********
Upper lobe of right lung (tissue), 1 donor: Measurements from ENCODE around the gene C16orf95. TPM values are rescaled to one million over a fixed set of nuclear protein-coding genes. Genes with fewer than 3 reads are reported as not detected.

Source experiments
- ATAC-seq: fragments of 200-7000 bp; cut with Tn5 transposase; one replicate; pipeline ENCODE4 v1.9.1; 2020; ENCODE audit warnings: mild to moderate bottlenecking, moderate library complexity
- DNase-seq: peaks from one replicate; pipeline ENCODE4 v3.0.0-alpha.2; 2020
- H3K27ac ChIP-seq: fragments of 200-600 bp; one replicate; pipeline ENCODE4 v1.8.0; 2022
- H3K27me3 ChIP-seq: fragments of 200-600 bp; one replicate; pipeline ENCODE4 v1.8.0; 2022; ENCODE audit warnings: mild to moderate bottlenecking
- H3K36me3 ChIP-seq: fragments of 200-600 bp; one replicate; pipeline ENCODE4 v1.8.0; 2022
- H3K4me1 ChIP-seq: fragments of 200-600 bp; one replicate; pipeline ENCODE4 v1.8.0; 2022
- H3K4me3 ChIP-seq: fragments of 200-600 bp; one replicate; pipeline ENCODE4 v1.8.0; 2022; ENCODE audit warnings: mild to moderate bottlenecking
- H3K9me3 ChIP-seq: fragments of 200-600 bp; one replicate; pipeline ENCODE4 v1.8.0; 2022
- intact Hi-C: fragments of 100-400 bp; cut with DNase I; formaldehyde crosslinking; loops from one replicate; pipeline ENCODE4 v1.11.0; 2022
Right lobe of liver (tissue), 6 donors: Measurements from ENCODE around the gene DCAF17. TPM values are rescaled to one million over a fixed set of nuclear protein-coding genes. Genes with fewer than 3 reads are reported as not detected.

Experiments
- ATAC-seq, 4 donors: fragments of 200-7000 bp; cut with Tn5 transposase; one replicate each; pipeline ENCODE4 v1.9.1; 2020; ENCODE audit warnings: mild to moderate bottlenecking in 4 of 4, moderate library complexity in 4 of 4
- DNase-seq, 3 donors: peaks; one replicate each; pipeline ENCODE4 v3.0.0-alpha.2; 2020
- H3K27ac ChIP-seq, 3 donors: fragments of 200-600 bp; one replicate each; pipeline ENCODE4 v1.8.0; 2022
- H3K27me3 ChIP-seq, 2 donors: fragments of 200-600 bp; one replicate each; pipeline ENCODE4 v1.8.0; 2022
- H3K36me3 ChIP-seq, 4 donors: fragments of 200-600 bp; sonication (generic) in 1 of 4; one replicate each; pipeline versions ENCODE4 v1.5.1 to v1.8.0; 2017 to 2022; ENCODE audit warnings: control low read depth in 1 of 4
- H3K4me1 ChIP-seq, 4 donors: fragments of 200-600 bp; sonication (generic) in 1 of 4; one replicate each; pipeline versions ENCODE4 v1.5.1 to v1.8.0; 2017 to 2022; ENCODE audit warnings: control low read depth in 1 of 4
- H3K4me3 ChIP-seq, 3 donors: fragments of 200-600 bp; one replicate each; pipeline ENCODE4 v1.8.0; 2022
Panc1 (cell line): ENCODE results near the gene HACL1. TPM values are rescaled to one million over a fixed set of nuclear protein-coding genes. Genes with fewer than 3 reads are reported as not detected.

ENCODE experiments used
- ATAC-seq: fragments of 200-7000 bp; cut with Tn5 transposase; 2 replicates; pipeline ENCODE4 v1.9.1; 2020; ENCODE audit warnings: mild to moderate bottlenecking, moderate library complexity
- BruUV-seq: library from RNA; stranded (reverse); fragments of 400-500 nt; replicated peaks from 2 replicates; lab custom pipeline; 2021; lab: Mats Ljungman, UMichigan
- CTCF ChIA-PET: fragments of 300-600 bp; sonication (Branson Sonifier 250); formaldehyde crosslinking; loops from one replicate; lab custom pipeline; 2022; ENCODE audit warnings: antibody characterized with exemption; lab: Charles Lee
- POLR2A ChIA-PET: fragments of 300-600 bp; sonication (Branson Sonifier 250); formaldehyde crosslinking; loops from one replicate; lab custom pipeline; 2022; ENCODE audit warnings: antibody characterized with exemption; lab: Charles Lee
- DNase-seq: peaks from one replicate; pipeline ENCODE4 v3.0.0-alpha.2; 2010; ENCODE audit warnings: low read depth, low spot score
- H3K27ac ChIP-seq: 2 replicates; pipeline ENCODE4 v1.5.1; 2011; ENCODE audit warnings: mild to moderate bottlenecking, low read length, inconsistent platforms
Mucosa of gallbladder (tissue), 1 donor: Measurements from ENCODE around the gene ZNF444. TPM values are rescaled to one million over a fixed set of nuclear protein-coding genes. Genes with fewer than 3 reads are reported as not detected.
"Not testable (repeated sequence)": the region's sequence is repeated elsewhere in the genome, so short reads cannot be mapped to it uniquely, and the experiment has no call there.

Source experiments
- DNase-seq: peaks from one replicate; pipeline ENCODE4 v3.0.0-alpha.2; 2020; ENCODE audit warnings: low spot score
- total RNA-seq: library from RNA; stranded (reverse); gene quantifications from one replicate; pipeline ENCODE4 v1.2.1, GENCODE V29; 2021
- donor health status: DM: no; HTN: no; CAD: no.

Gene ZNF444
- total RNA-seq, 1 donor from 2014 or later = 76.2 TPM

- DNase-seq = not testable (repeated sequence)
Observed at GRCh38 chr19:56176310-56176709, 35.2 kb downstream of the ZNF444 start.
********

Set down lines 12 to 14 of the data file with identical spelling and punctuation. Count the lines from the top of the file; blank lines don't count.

Right lobe of liver (tissue), 6 donors: Measurements from ENCODE around the gene DCAF17. TPM values are rescaled to one million over a fixed set of nuclear protein-coding genes. Genes with fewer than 3 reads are reported as not detected.

Experiments
- ATAC-seq, 4 donors: fragments of 200-7000 bp; cut with Tn5 transposase; one replicate each; pipeline ENCODE4 v1.9.1; 2020; ENCODE audit warnings: mild to moderate bottlenecking in 4 of 4, moderate library complexity in 4 of 4